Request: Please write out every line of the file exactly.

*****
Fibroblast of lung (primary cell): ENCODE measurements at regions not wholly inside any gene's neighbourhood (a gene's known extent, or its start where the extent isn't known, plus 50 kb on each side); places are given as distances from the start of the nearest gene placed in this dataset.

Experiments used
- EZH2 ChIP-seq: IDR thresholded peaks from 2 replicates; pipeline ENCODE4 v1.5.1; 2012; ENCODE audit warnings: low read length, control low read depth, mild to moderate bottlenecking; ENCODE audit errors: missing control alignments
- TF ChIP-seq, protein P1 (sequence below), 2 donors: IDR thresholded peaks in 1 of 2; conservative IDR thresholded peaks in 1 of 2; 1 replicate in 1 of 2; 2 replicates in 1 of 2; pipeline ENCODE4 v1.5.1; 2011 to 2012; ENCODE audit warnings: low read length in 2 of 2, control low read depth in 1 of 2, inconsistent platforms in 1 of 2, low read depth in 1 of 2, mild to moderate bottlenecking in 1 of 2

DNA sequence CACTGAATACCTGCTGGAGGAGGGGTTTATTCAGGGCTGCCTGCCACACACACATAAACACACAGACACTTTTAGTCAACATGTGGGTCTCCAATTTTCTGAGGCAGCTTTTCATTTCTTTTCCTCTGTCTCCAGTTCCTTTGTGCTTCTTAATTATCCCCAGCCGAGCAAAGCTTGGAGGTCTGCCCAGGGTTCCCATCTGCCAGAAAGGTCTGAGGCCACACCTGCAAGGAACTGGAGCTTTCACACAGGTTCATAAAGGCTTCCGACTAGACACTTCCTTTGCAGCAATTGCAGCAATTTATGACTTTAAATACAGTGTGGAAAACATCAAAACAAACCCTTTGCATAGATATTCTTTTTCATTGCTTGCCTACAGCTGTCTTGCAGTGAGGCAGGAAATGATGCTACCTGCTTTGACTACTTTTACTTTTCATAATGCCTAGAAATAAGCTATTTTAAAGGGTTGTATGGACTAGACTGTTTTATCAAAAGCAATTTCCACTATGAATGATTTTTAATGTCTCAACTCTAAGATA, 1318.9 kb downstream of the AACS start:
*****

Fibroblast of lung (primary cell): ENCODE measurements at regions not wholly inside any gene's neighbourhood (a gene's known extent, or its start where the extent isn't known, plus 50 kb on each side); places are given as distances from the start of the nearest gene placed in this dataset.

Experiments used
- EZH2 ChIP-seq: IDR thresholded peaks from 2 replicates; pipeline ENCODE4 v1.5.1; 2012; ENCODE audit warnings: low read length, control low read depth, mild to moderate bottlenecking; ENCODE audit errors: missing control alignments
- TF ChIP-seq, protein P1 (sequence below), 2 donors: IDR thresholded peaks in 1 of 2; conservative IDR thresholded peaks in 1 of 2; 1 replicate in 1 of 2; 2 replicates in 1 of 2; pipeline ENCODE4 v1.5.1; 2011 to 2012; ENCODE audit warnings: low read length in 2 of 2, control low read depth in 1 of 2, inconsistent platforms in 1 of 2, low read depth in 1 of 2, mild to moderate bottlenecking in 1 of 2

DNA sequence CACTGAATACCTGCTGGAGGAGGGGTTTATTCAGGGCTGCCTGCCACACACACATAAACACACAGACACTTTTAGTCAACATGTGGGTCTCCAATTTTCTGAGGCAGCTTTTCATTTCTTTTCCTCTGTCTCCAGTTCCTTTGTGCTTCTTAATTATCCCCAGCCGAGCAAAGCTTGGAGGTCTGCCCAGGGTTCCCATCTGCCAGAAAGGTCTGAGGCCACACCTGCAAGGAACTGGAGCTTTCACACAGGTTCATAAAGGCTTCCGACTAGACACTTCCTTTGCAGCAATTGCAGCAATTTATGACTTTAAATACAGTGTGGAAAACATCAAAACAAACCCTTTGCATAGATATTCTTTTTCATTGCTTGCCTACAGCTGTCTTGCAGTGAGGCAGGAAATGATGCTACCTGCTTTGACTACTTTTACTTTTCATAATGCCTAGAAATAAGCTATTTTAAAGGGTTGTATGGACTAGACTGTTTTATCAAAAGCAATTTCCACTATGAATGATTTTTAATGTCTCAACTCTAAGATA, 1318.9 kb downstream of the AACS start: